If a porch has a large side opening which it would be an expensive matter to have glassed in, or which has an undesirable view, a home-made trellis may fill the bill admirably, as it ensures privacy, can be made immensely decorative, and admits air and light, as well as providing a background for climbing plants.
Why Not a Back Porch?
T OFTEN wonder why people do not make more use of the little back porches that open off the kitchen, and which are often mere storehouses for things that should be thrown away, or for brooms and the numerous implements that might be kept elsewhere. A mother has made use of the little back porch of her house by partitioning a part of it off and turning this part into a playhouse for her little girl. The little porch measures only seven and a half feet by seven and a half, but it holds the child’s table and chairs with a couch where she can take her nap. The remainder of the porch answers all the needs of a passage way from the kitchen to the garden. The furniture for the child’s room was painted a bright blue with transfer designs applied, which peopled it from fairyland. The dishes look and feel like china but are really of painted metal in the jolliest patterns. The child is perfectly happy in these surroundings, and is also within sight and sound of her mother while she is busy in the kitchen.
A kitchen porch might also be used as a children’s dining room for the summer, which would be an immense saving of wear and tear on everybody and everything concerned. For this purpose a hinged table and folding chairs could be provided which would cost little money and require little space. Such pieces could be painted in a bright color and varnished to make it waterproof. The children would love such a room, as it would spell picnicking with the element of luxury left in.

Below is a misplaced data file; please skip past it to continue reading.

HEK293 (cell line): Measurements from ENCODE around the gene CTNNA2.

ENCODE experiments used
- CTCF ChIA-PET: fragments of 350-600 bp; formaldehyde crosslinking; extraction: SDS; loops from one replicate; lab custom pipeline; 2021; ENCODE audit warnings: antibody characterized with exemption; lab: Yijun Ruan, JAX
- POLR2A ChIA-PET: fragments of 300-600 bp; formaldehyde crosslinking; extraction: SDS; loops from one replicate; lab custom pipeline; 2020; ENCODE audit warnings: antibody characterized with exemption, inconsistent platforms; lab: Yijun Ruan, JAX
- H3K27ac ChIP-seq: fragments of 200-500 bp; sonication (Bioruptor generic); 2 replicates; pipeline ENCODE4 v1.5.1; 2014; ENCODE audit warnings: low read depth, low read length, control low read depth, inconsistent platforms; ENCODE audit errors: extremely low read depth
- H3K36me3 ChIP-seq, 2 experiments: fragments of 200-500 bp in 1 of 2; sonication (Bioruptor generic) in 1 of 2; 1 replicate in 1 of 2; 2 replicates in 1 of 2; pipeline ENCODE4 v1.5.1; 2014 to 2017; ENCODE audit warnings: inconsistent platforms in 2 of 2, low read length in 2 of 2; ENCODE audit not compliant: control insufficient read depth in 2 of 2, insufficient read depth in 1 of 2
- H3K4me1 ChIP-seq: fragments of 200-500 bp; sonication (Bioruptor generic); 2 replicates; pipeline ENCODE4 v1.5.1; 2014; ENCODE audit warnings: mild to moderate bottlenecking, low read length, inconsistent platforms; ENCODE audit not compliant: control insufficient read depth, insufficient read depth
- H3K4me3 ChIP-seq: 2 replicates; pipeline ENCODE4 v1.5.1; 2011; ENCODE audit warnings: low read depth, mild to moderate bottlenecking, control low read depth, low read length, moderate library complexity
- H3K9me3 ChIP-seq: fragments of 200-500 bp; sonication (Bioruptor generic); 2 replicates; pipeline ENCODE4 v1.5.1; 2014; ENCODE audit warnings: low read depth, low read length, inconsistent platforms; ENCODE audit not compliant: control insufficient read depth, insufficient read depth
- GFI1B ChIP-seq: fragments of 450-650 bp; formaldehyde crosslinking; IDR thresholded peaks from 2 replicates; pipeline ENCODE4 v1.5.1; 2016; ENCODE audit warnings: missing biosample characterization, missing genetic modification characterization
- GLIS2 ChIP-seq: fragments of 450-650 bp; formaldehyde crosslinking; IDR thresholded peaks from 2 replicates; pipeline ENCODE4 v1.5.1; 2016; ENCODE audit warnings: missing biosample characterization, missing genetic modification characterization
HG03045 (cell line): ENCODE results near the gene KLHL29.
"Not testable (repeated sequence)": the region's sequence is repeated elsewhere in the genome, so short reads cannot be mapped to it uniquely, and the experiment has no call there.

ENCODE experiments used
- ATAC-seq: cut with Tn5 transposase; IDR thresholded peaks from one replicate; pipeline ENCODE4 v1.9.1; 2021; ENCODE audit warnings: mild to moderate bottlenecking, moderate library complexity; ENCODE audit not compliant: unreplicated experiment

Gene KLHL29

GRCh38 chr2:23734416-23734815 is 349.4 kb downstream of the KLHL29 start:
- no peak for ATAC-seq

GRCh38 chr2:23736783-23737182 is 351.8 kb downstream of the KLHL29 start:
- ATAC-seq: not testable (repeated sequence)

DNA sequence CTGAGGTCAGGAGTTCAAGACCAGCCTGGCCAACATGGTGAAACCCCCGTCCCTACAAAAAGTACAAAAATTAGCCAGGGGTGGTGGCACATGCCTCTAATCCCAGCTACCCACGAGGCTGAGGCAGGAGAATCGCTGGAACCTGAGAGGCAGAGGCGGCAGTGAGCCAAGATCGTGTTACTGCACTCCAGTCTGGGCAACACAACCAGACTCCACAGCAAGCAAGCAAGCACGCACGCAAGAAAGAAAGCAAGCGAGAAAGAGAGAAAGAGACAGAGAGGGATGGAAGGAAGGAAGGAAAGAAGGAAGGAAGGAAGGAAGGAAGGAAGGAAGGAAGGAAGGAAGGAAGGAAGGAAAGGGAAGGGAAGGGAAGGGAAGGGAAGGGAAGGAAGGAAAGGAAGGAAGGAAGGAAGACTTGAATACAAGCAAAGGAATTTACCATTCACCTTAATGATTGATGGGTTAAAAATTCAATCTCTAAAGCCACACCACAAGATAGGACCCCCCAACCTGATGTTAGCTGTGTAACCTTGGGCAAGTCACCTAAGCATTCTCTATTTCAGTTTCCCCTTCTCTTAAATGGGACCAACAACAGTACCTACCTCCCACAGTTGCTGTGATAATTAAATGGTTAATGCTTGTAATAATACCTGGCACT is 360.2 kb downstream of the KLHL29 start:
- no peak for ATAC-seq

The two pieces of stick furniture illustrated are particularly interesting, for they are replicas of pieces made by a Canadian manufacturer for the Frascati Hotel in Kingston, Jamaica, West Indies, with which country Canada is gradually increasing her trade. Furniture of like design would grace any outdoor room as would also the sun-fast colorful and inexpensive cretonne which covers the cushions.
No porch is complete without some provision for books, and this has been arranged for in the pictured couch by attaching at the head a small cupboard for the purpose, which takes up little space and adds immensely to the comfort of the occupant. It is such little accessories that make for the well-equipped porch. A wall pocket for newspapers and magazines is a very desirable addition to a porch, as is also a waste-paper basket.
Not far from my habitat is a porch that is well situated for sunshine and breezes. It is very large and well-built, and could be turned into an outdoor sleeping room, dining room or living room—or all three. The only purpose which it seems to serve, however, is as a storing place for old furniture, extra windows and other unlovely objects. When I ventured to ask a member of the family why this porch was not utilized for its real purpose, she said that tfce family preferred to live indoors. What health, refreshment and fun they miss!